"Did I say I liked this book? My copy is already marked up, dog-eared, and tabbed with sticky notes. It resonates in a way few of the books in our evolving literature do, and at a time that KM practitioners are getting uneasy with the mechanistic approaches of information and organisational technology change agents. As I prepare for a new challenge in a new company, I am charged with some new language, fresh insights, and some new possibilities for opening up conversations and managing context. It's a good time for us all to have this book." Patti Anklam (director of knowledge management at Nortel Networks Global Professional Services. Patti was formerly with Compaq Professional Services), Knowledge Management, 9 June 2000 ... not only carefully written and an interesting read, but it is also very practical and action oriented. The book is full of extremely useful frameworks and suggestions as well as case studies of successful companies in Japan, Europe, and the United States. It will clearly become a standard handbook in the knowledge management field. Michael A. Cusumano, Sloan Management Review Distinguished Professor, MIT Sloan School of Management and co-author of Microsoft Secrets and Competing On Internet Time Von Krogh, Ichijo and Nonaka write from the deep and accurate conviction that the most important but hardest part of enabling knowing is nurturing the tacit dimensions of knowledge. Dorothy A. Leonard, William J. Abernathy Professor of Business Administration, Harvard Business School Recommended in Manageris, April 2000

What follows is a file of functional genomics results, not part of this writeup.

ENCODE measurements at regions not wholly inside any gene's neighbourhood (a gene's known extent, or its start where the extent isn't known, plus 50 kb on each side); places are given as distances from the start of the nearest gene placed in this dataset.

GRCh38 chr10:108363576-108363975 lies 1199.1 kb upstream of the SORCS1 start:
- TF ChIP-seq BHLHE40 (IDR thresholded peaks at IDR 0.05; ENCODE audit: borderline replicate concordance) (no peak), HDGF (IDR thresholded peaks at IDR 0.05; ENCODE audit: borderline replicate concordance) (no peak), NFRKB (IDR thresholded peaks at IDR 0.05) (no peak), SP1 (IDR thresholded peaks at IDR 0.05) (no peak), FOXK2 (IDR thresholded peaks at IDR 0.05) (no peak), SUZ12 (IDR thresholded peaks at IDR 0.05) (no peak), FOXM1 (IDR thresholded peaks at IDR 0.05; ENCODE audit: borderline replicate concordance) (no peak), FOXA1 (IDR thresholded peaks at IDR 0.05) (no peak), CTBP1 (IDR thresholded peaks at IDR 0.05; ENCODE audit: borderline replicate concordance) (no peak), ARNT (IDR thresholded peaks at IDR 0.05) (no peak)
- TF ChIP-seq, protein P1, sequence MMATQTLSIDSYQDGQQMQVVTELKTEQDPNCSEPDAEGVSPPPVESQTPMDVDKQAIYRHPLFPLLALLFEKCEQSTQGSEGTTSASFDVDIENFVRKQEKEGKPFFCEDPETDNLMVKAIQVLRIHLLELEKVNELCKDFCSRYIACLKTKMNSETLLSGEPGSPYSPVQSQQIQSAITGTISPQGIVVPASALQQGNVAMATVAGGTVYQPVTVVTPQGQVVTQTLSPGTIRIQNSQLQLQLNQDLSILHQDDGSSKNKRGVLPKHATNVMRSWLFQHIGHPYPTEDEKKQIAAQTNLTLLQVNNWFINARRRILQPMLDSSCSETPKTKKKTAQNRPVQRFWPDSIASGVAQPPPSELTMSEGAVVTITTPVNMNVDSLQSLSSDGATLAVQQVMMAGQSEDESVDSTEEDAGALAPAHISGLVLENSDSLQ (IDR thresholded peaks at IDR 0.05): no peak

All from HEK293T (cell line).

When "The Knowledge-Creating Company" (OUP; nearly 40,000 copies sold) appeared, it was hailed as a landmark work in the field of knowledge management. Now, "Enabling Knowledge Creation" ventures even further into this all-important territory, showing how firms can generate and nurture ideas by using the concepts introduced in the first book. Weaving together lessons from such international leaders as Siemens, Unilever, Skandia, and Sony, along with their own first-hand consulting experiences, the authors introduce knowledge enabling-the overall set of organizational activities that promote knowledge creation-and demonstrate its power to transform an organization's knowledge into value-creating actions. They describe the five key "knowledge enablers" and outline what it takes to instill a knowledge vision, manage conversations, mobilize knowledge activists, create the right context for knowledge creation, and globalize local knowledge. The authors stress that knowledge creation must be more than the exclusive purview of one individual-or designated "knowledge" officer.
Indeed, it demands new roles and responsibilities for everyone in the organization-from the elite in the executive suite to the frontline workers on the shop floor. Whether an activist, a caring expert, or a corporate epistemologist who focuses on the theory of knowledge itself, everyone in an organization has a vital role to play in making "care" an integral part of the everyday experience; in supporting, nurturing, and encouraging microcommunities of innovation and fun; and in creating a shared space where knowledge is created, exchanged, and used for sustained, competitive advantage. This much-anticipated sequel puts practical tools into the hands of managers and executives who are struggling to unleash the power of knowledge in their organization.